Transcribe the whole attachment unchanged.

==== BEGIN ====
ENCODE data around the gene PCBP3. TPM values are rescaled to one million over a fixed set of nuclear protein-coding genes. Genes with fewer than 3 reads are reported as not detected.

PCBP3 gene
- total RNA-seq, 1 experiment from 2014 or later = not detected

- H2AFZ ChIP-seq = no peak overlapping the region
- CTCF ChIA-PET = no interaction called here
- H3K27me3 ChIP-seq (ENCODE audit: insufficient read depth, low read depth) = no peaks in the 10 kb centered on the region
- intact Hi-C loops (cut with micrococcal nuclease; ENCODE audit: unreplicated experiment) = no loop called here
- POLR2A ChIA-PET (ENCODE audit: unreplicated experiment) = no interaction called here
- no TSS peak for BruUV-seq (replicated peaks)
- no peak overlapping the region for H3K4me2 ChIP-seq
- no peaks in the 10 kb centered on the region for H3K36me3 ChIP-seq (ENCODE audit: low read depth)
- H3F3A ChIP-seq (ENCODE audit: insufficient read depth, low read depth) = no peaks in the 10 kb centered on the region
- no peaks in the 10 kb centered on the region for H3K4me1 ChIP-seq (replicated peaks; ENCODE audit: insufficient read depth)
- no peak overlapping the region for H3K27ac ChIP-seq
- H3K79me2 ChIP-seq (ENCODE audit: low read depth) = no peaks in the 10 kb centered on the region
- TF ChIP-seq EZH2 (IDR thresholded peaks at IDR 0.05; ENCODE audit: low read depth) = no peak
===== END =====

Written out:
ENCODE data around the gene PCBP3. TPM values are rescaled to one million over a fixed set of nuclear protein-coding genes. Genes with fewer than 3 reads are reported as not detected.

PCBP3 gene
- total RNA-seq, 1 experiment from 2014 or later = not detected

- H2AFZ ChIP-seq = no peak overlapping the region
- CTCF ChIA-PET = no interaction called here
- H3K27me3 ChIP-seq (ENCODE audit: insufficient read depth, low read depth) = no peaks in the 10 kb centered on the region
- intact Hi-C loops (cut with micrococcal nuclease; ENCODE audit: unreplicated experiment) = no loop called here
- POLR2A ChIA-PET (ENCODE audit: unreplicated experiment) = no interaction called here
- no TSS peak for BruUV-seq (replicated peaks)
- no peak overlapping the region for H3K4me2 ChIP-seq
- no peaks in the 10 kb centered on the region for H3K36me3 ChIP-seq (ENCODE audit: low read depth)
- H3F3A ChIP-seq (ENCODE audit: insufficient read depth, low read depth) = no peaks in the 10 kb centered on the region
- no peaks in the 10 kb centered on the region for H3K4me1 ChIP-seq (replicated peaks; ENCODE audit: insufficient read depth)
- no peak overlapping the region for H3K27ac ChIP-seq
- H3K79me2 ChIP-seq (ENCODE audit: low read depth) = no peaks in the 10 kb centered on the region
- TF ChIP-seq EZH2 (IDR thresholded peaks at IDR 0.05; ENCODE audit: low read depth) = no peak